There are people in our lives and communities that we assume always have it together, all of the time. From the impeccable PTA volunteers at our children’s schools, to the whip-smart presidents of the companies where we work, to the wise leaders in our local faith communities – their lives often look so enviable and flawless on the outside. It’s hard to imagine that they struggle with some of the same issues our families do, especially when it comes to mental health. Over the summer, Pathways to Hope, a community collaborative conference, was held in San Antonio for mental health organizations, for those that are seeking help, and for faith leaders looking to bridge the gap between the two. Since one of conference’s aims was to help break the stigma associated with mental health issues, organizers invited Robert Emmitt, Pastor Emeritus of Community Bible Church and one of San Antonio’s most beloved faith leaders, to speak about his journey with clinical depression. He spoke about how at first, “I was ashamed to tell anyone about it. The last thing a preacher wants to get is clinical depression,” he says. “We’re not supposed to get there. We want to pray it out, sing it out, study it out, fast it out, worship it out, preach it out. Because if it happens to us, how on earth are we going to help anyone else that it’s happening to?” With the help of his loving spouse, an attentive doctor, prescription medicine, and his faith, he is now standing on the other side of the darkness and happily shares his journey. Pastor Emmitt continued, reassuring those in attendance, “Fourteen years ago I was diagnosed with severe clinical depression. And 14 years later, here I am standing in front of you with the brightest, happiest yellow shirt I can find in my closet to tell you there’s hope and there is light through it. There is life after whatever mental illness you’ve been diagnosed with.”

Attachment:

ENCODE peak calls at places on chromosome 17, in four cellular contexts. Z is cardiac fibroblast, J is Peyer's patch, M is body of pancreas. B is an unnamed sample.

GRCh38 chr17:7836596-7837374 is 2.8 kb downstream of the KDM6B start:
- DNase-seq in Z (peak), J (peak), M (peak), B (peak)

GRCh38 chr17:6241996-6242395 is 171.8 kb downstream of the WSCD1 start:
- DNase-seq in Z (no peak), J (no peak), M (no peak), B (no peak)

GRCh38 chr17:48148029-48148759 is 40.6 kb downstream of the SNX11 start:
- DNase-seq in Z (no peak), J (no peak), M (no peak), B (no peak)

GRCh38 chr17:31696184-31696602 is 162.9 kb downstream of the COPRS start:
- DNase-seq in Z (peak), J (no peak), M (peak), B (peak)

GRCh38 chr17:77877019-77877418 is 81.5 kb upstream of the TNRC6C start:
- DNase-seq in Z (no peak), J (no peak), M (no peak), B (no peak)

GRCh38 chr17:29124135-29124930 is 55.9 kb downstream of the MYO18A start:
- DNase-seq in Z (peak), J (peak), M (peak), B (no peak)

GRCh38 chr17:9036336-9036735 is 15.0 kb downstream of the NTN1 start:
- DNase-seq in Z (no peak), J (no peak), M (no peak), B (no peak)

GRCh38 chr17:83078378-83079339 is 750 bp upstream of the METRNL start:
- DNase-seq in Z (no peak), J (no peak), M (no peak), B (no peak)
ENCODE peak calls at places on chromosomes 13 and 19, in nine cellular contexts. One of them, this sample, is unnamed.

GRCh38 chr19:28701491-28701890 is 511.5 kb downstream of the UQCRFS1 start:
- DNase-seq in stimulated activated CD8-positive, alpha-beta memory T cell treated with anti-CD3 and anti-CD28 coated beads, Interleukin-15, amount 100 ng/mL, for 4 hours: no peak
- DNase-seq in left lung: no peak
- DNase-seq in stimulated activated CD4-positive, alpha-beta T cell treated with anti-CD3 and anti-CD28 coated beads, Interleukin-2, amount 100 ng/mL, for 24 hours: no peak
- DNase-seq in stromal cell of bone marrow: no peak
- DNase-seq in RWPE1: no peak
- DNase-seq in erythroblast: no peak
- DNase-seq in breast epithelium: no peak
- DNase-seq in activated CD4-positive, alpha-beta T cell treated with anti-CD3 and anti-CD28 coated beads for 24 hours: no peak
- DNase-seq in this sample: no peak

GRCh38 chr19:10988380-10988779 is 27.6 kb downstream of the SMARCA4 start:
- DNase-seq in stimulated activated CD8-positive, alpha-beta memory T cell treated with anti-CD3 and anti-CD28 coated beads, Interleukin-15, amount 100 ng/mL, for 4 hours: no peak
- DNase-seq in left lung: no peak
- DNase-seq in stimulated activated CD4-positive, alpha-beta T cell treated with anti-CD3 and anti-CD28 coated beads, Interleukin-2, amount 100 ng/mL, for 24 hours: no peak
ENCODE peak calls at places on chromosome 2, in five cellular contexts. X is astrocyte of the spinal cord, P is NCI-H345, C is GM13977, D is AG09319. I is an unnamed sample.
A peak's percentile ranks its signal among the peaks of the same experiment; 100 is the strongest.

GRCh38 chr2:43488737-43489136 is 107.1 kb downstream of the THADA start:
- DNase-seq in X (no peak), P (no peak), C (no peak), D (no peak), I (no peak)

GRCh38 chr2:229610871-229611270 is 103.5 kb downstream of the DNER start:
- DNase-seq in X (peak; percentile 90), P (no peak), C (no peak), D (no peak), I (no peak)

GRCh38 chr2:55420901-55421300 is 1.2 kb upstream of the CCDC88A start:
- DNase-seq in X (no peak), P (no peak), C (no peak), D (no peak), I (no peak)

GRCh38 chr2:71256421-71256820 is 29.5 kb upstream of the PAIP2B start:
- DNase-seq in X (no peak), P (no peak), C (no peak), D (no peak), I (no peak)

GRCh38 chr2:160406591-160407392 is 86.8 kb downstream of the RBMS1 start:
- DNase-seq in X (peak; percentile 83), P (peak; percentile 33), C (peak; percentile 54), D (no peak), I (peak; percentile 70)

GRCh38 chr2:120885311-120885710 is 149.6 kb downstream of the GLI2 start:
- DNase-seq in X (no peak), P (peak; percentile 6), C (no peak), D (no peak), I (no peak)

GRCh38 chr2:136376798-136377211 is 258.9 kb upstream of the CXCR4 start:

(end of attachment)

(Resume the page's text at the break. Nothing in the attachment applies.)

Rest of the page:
Pastor Emmitt’s story brings mental health and the faith community together in a very tangible and meaningful way. However, those two concepts – mental health and religion – haven’t always been harmonious. While pastors, priests, and rabbis are often the first ones contacted for help, historically the faith community has struggled to find a response. Fortunately, that is beginning to change. New research suggests that spirituality can benefit patients as part of a treatment approach, when it is appropriate. We will explore that research and what it means to those living with mental illness in the next blog installation. In the meantime, if you’d like to hear more of Pastor Emmitt’s journey, you can hear it in its entirety at the Pathways to Hope site, Session 1.